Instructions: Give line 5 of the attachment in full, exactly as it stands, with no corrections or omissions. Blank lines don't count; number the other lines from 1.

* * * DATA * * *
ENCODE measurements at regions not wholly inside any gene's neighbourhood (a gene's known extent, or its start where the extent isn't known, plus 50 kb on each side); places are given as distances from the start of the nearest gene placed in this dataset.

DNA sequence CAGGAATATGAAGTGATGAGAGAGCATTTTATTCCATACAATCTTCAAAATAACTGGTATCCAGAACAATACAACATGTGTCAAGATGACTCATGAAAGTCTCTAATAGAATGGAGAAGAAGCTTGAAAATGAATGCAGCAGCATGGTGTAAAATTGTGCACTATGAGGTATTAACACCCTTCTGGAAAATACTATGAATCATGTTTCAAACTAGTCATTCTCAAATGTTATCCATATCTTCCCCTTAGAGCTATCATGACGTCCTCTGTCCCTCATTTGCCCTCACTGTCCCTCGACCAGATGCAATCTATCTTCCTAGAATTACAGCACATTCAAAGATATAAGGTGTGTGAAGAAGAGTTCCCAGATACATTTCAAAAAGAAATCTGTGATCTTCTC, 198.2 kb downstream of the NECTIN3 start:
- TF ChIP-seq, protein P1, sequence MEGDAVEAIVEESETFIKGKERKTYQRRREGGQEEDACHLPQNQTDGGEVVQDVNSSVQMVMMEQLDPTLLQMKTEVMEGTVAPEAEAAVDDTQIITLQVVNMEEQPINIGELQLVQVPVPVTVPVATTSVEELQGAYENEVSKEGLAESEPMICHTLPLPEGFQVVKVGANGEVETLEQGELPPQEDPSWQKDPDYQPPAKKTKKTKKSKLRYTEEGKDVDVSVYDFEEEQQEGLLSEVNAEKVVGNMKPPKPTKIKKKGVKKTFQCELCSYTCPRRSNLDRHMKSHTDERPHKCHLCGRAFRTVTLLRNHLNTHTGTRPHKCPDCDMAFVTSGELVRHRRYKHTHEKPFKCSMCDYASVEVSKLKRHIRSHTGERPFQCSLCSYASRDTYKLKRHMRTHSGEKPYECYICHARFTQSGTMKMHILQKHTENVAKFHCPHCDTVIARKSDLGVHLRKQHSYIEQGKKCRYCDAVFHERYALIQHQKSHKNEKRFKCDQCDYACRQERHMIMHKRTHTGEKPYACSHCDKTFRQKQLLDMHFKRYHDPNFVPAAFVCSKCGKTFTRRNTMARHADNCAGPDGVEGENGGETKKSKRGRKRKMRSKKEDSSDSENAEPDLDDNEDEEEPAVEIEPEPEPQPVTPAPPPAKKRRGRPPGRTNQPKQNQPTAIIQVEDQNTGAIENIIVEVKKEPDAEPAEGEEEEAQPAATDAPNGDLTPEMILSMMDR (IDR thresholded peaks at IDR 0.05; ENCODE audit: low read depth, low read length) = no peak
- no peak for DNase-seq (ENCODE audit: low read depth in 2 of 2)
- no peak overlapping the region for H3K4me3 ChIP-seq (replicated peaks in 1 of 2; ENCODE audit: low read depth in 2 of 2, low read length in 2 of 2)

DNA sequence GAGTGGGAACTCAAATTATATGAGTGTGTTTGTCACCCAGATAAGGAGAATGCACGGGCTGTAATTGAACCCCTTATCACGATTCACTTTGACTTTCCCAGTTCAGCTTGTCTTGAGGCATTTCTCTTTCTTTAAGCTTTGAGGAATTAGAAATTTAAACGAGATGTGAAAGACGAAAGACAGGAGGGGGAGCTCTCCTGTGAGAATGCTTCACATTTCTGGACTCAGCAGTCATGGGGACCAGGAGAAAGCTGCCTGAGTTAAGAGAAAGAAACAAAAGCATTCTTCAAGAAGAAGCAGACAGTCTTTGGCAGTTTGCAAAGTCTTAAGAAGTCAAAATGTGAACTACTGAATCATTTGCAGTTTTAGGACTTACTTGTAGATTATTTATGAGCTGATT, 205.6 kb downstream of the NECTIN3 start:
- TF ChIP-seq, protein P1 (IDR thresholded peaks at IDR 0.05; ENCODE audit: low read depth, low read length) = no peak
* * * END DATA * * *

- no peak overlapping the region for H3K4me3 ChIP-seq (replicated peaks in 1 of 2; ENCODE audit: low read depth in 2 of 2, low read length in 2 of 2)